Mrs Melanie J Englishby

Profession: Physiotherapist

Registration Number: PH38693

Hearing Type: Final Hearing

Date and Time of hearing: 10:00 05/08/2019 End: 17:00 09/08/2019

Location: Health and Care Professions Tribunal Service, 405 Kennington Road, London, SE11 4PT

Panel: Conduct and Competence Committee
Outcome: Suspended

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Allegation

(As amended at the final hearing commencing 5 August 2019).

Whilst employed as a Physiotherapist at Milton Keynes Hospital, you:

1. Marked an attended visit on the electronic diary system when there are no records for the visit and / or did not make case recordings in relation to the visits on:

a) 18 August 2014 in relation to Patient A.

b) 7 October 2014, in relation to Patient B.

c) 25 November 2014, in relation to Patient D.

d) 10 March 2015, in relation to Patient F.

e) 16 December 2015, in relation to Patient L.

f) 11 March 2015, in relation to Patient E.

2. In relation to Patient C, you:

a) On 8 October 2014, marked an attended visit on the electronic diary system when there are no records for this visit.

b) Did not attend any further visits and / or record any further visits or contact between around 9 October 2014 and 22 October 2014.

c) Did not attend any further visits and / or record any further visits or contact between 22 October 2014 and 21 November 2014.

d) Did not record accurate information within the discharge letter dated 21 November 2014.

3. In relation to Patient I, you:

a) Did not attempt contact and / or attend a further visit between 29 October 2015 and 7 December 2015.

b) Did not make contemporaneous case recordings in that you made a retrospective case entry on 19 January 2016 in relation to an appointment held on 16 December 2015.

4. In relation to Patient J, you:

a) Did not conduct an adequate assessment on 4 November 2015 in that you did not assess and / or record:

i) any drug history;

ii) the patient’s muscle strength;

iii) what exercises were shown to the patient.

b) Did not provide a follow up review after 4 November 2015.

c) Did not record accurate information within the discharge letter dated 4 January 2016.

5. In relation to Patient M, on 22 December 2015, you:

a) Marked an attended visit on the electronic diary system when there are no physiotherapy records for this visit.

b) Falsely represented that you had attended a visit in that you:

i) Signed out and back into the physiotherapy department

ii) Made a travel claim

6. In relation to Patient N, you:

a) On 5 January 2016, marked that you attended a visit on the electronic diary system when there are no physiotherapy records for this visit.

b) Did not make contemporaneous case recordings in that you made a retrospective case entry on 19 January 2016 for this visit.

7. In relation to Patient H, you:

a) Did not complete and / or record an adequate assessment at an appointment on 22 October 2015

b) Did not make case records for the appointment on 11 or 12 January 2016

c) Did not record accurate information within the discharge letter dated 19 January 2016

8. In relation to Patient D, you sent a discharge letter dated 15 December 2014 noting that the patient’s timed walk had improved without having conducted and / or recorded this assessment.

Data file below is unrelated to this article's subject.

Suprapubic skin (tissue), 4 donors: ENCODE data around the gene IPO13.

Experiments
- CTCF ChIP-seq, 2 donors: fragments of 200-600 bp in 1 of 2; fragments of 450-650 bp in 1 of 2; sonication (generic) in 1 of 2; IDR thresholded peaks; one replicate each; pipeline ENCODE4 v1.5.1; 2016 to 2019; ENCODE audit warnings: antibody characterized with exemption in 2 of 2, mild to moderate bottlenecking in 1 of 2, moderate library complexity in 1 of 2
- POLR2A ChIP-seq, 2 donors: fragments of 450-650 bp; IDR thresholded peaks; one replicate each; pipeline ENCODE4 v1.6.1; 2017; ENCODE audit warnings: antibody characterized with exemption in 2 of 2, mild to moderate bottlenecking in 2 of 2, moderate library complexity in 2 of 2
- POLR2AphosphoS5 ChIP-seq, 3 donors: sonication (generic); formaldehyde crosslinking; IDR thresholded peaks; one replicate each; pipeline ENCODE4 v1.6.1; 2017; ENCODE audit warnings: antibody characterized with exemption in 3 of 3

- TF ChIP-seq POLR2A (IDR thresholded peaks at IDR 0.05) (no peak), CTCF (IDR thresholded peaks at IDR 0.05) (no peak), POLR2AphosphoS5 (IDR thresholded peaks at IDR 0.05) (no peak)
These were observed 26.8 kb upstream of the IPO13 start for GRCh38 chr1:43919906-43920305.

9. In relation to Patient L, you did not make contemporaneous case recordings in that you made a retrospective case entry on 19 January 2016 in relation to an appointment on 16 December 2015.

10. The actions alleged at particulars 5(b) were dishonest.

11. The matters alleged at particulars 5(b) constitute misconduct.

12. The matters alleged at particulars 1 – 4, 5(a) and 6 – 9 constitute misconduct and / or lack of competence.

13. By reason of that misconduct and / or lack of competence, your fitness to practise as a Physiotherapist is impaired.

Finding

Preliminary Matters

Service

1. The Panel heard that notice in respect of this hearing was sent by first class post and email to the Registrant’s registered address on 29 April 2019 in accordance with Rules 3 and 6 of the Conduct and Competence Procedure Rules 2003 (the Rules).

2. The Panel heard and accepted the advice of the Legal Assessor and determined that the notice had been served in accordance with the Rules.

Proceeding in the absence of the Registrant

3. Mr Dite, on behalf of the HCPC, invited the Panel to proceed in the absence of the Registrant. In the course of his submissions, he referred the Panel to the Registrant’s, 2 August 2018 and 11 April 2019, completed Response Proformas to the Notice of Allegation where the Registrant had indicated ‘no’ against questions whether she intended to appear or be represented at the hearing. She made no formal admissions to the charges. Mr Dite also referred the Panel to the Registrant’s completed Pre-Hearing Information Form received by the HCPC on 10 April 2019, and to an email dated 14 May 2019, from the Registrant to the HCPC. In her email the Registrant states:

“Just so you know I retired from the NHS 18/12 ago and have no interest in the outcome of this case. I will not be attending any hearing and think that this is a complete waste of money and time for everyone.”

4. Mr Dite also provided the Panel with further documents which had been sent to the HCPC by the Registrant on 12 February 2018 as supporting evidence in respect of her defence.

5. Mr Dite referred the Panel to the guidance contained in the HCPTS Practice Note on “Proceeding in the Absence of the Registrant” and submitted that, in the circumstances, it was appropriate for the Panel to exercise its discretion to proceed on the basis that the Registrant had chosen not to attend the hearing and had waived her right to appear. He submitted that the public interest in the expeditious disposal of the Allegation outweighed any disadvantage to the Registrant in proceeding in her absence. He noted that the Registrant had not sought an adjournment and submitted that no useful purpose would be served in adjourning the matter.